Each year Virginia Tech hosts dozens of programs and events to promote sustainability on campus and in the community, many of which are put on in collaboration with the Town of Blacksburg and the local citizens’ group Sustainable Blacksburg.
Earlier this month, all three entities received the Silver Governor’s Environmental Excellence Award for their role in the planning and execution of Sustainability Week for the past 10 years. Representatives from all three entities accepted the award at the 28th annual Environment Virginia Symposium in Lexington, Virginia.
Sustainability Week is held each fall to educate students and community members about the importance of integrating sustainability into their everyday lives and motivating them to take tangible actions toward becoming more environmentally friendly.
Each year, Sustainability Week includes more than 20 different activities to “celebrate, educate, and motivate” participants.
The planning team for the event includes volunteers of all ages from across the university and town who work together to create events that focus on fostering a sustainable future through energy, transportation, housing, consumption, disposal, food, land use, and other topics.
Events typically include activities such as the “Caught Green Handed” campaign, an annual Active Commute Celebration that features alternative transportation opportunities, tree plantings, presentations and workshops on various sustainability topics, film showings, and local food from the Blacksburg Farmer’s Market and various dining venues. Volunteers have the opportunity each year to get their hands dirty by planting trees and removing invasive plant species from the Stadium Woods forest.
Some notable achievements in sustainability in recent years include:
- Virginia Tech has implemented a food waste collection program in the dining halls, diverting an annual average of 600 tons of food waste for composting.
- The Town of Blacksburg launched a community Solarize Initiative in 2014, which more than quadrupled the number of residents with solar energy systems in the community in less than a year. Since then, more than 30 other localities across the commonwealth have created similar programs.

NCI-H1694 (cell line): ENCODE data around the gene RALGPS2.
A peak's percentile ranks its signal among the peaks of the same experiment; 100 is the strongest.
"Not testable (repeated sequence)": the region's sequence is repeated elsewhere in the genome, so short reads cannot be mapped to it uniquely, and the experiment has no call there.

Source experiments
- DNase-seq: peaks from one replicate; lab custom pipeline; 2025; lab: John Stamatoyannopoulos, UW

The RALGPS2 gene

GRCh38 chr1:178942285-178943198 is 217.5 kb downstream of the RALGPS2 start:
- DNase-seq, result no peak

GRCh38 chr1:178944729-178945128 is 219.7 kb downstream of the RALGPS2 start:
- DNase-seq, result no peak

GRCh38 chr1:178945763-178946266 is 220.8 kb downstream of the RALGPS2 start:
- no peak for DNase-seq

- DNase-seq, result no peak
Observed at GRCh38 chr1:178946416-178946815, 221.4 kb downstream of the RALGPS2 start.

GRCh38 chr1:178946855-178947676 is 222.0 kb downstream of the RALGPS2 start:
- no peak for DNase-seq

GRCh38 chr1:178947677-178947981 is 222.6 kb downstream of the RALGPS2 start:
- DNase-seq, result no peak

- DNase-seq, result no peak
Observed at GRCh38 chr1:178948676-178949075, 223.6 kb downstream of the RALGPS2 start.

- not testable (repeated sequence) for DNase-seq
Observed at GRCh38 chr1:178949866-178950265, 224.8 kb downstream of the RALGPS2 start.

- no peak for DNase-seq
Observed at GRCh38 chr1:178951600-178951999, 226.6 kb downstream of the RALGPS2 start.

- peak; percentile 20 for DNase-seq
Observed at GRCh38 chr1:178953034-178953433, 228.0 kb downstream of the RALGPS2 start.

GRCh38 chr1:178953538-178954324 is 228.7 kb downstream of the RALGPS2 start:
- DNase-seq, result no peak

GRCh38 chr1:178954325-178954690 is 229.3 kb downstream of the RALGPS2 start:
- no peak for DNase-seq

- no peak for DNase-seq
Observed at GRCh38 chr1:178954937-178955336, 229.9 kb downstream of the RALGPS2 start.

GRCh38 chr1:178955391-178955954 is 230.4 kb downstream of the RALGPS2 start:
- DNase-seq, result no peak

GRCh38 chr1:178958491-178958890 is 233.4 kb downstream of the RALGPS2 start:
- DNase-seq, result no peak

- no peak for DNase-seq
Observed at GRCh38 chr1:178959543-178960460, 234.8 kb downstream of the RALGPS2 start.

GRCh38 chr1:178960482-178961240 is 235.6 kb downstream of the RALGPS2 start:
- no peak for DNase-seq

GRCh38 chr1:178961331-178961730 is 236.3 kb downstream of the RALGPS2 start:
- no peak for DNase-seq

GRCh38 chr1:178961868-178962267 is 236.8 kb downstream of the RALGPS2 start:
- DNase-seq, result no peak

- Nearly 1,000 new trees have been planted on campus and in the community.
Future sustainable efforts being planned include the development of a Multi-Modal Transit Facility (MMTF) on campus. The facility, which is a joint project between the university and the town, is being designed to earn LEED Platinum and serve as a sustainability showcase in the community.
Another joint effort in progress includes the development of an information clearinghouse on the “green” features available at various apartment complexes in the community.
This award is the third the partnership has received since the inception of Sustainability Week in 2007. In 2008, the group received the Bronze Governor’s Environmental Excellence Award, and in 2013, the group received the national Best of Green Schools Best Collaboration award. Virginia Tech is recognized as a leader in campus sustainability and since 2008 has received six Governor’s Environmental Excellence Awards (two gold, one silver, and three bronze).
The efforts support Virginia Tech’s Climate Action Commitment and Sustainability Plan, which was reaffirmed in 2013 and commits the university to reducing greenhouse gas emissions, improving energy efficiency and recycling, and pursuing LEED Silver certification standards or better for new campus buildings.